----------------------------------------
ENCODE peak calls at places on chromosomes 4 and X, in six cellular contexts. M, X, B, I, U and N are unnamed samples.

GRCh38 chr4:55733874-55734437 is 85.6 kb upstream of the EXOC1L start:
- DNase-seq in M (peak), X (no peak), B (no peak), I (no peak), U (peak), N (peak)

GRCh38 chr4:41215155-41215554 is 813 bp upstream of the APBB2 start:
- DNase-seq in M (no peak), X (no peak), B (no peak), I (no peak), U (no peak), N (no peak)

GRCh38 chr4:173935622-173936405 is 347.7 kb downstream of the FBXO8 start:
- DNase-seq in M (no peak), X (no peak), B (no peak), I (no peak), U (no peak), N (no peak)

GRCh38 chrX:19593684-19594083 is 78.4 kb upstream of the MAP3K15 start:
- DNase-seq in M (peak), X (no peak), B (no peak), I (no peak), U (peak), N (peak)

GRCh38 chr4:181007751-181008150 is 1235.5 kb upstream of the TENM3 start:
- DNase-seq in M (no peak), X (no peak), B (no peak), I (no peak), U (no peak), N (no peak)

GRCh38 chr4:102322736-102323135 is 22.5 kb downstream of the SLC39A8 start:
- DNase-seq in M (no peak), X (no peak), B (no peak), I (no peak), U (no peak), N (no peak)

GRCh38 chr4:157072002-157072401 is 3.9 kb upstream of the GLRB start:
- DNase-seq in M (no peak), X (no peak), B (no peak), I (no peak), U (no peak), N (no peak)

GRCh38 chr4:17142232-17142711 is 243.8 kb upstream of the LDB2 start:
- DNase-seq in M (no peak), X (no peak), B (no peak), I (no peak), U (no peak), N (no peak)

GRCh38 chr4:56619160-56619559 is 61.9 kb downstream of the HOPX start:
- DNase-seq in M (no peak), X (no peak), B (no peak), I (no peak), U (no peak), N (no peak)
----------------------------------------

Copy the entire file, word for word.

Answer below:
ENCODE peak calls at places on chromosomes 4 and X, in six cellular contexts. M, X, B, I, U and N are unnamed samples.

GRCh38 chr4:55733874-55734437 is 85.6 kb upstream of the EXOC1L start:
- DNase-seq in M (peak), X (no peak), B (no peak), I (no peak), U (peak), N (peak)

GRCh38 chr4:41215155-41215554 is 813 bp upstream of the APBB2 start:
- DNase-seq in M (no peak), X (no peak), B (no peak), I (no peak), U (no peak), N (no peak)

GRCh38 chr4:173935622-173936405 is 347.7 kb downstream of the FBXO8 start:
- DNase-seq in M (no peak), X (no peak), B (no peak), I (no peak), U (no peak), N (no peak)

GRCh38 chrX:19593684-19594083 is 78.4 kb upstream of the MAP3K15 start:
- DNase-seq in M (peak), X (no peak), B (no peak), I (no peak), U (peak), N (peak)

GRCh38 chr4:181007751-181008150 is 1235.5 kb upstream of the TENM3 start:
- DNase-seq in M (no peak), X (no peak), B (no peak), I (no peak), U (no peak), N (no peak)

GRCh38 chr4:102322736-102323135 is 22.5 kb downstream of the SLC39A8 start:
- DNase-seq in M (no peak), X (no peak), B (no peak), I (no peak), U (no peak), N (no peak)

GRCh38 chr4:157072002-157072401 is 3.9 kb upstream of the GLRB start:
- DNase-seq in M (no peak), X (no peak), B (no peak), I (no peak), U (no peak), N (no peak)

GRCh38 chr4:17142232-17142711 is 243.8 kb upstream of the LDB2 start:
- DNase-seq in M (no peak), X (no peak), B (no peak), I (no peak), U (no peak), N (no peak)

GRCh38 chr4:56619160-56619559 is 61.9 kb downstream of the HOPX start:
- DNase-seq in M (no peak), X (no peak), B (no peak), I (no peak), U (no peak), N (no peak)